How we used Equality, Diversity and Inclusion planning to create our 10-year vision

Written by: Anita Holford

1 June, 2020

We all want our work to be accessible and relevant to as many people as possible. Most music services have staff who are eager to be inclusive and could do a lot to drive things forward, from the tutors to the finance manager. But actually embedding equality, diversity and inclusion in our work can seem easier said than done. Nick Denham, Head of Inclusion explains how Hertfordshire Music Service are making inclusion the focus of their ten-year business vision. Find out how you can get involved at the end of this blog.

Equality, diversity and inclusion is becoming a critical part of the work of all cultural organisations. It’s no longer an add-on to our work. It’s now central to our ability to be valued and relevant to our participants, funders and other stakeholders. And just as importantly, it’s integral to creative diversity and innovation. But what does this mean in the real world, for music services facing competing demands for their time and money?

Until we started to use Youth Music’s Equality, Diversity and Inclusion (EDI) tool, our inclusion focus tended to be around programmes of work targeted to young people facing barriers in their lives. We have a Rock, Pop and Families lead, who is from a community music background, and a small team of tutors with a similar focus, ie valuing social and personal outcomes alongside musical ones. They had successfully developed work in schools and other settings, as well as out of school activities.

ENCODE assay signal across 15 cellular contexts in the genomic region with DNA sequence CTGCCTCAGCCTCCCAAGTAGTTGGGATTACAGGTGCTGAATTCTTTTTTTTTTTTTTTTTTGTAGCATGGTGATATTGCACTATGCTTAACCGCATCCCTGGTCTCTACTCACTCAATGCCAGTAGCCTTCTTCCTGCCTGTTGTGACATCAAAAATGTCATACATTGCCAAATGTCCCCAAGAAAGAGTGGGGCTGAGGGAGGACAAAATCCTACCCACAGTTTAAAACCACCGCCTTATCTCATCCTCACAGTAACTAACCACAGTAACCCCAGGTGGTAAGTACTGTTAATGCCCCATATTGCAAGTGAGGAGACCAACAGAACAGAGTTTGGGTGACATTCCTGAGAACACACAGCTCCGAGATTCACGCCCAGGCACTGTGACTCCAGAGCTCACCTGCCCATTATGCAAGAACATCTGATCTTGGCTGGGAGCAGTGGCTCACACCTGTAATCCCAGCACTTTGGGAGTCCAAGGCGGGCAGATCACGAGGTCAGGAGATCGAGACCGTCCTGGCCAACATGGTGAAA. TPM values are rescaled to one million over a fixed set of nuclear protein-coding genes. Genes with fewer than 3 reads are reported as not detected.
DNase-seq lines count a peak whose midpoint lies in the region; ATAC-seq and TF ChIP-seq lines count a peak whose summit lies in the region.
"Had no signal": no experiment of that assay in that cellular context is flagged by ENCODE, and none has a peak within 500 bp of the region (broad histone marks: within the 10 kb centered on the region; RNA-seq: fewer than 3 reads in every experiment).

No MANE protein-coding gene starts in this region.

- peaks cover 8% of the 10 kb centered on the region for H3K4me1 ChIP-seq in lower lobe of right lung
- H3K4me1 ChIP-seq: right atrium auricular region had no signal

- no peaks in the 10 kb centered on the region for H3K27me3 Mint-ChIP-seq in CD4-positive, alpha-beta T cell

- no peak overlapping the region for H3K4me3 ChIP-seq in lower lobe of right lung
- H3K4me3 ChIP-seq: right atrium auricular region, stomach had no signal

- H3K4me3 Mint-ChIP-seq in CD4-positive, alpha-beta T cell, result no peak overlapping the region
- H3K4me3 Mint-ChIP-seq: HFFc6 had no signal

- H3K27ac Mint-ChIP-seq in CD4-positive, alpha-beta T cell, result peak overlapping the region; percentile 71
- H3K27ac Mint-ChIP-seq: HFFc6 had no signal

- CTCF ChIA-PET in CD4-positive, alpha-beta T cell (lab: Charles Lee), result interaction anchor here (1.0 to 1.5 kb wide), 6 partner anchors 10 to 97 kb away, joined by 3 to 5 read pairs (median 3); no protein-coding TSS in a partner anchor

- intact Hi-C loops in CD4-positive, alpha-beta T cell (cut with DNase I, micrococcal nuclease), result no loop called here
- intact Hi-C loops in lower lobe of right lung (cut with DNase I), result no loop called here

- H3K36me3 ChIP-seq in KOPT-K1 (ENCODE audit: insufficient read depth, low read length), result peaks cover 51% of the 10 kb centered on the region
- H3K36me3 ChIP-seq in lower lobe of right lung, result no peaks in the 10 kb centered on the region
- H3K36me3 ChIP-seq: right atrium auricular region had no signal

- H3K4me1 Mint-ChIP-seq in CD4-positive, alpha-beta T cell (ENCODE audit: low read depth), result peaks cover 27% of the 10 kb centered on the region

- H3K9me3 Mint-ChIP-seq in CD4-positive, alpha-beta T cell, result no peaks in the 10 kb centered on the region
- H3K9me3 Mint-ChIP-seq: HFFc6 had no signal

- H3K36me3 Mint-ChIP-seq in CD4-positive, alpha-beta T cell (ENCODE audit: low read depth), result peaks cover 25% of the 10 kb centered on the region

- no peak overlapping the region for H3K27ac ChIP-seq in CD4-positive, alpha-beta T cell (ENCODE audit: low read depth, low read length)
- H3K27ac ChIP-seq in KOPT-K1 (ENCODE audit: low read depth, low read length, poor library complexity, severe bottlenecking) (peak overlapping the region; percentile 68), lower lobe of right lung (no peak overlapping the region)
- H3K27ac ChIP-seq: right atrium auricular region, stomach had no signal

Growing need and relevance

The work was growing. Local authority commissioners, schools, and others were recognising that music could play an important role in their work. It was becoming valued equally as a tool for engagement and outcomes, as well as a curriculum entitlement for their young people.

Another set of circumstances also drove our decision. The local authority had asked us to carry out a transformation programme, exploring ways we could become a ‘cost neutral’ service. This included options for delivering the service within and outside the Council. At the same time, a new Executive Leadership Team was being put in place.

So, knowing that there was a business case, as well as a social justice reason, to prioritise inclusion, we decided to use the EDI tool and framework to help us review all areas of our service.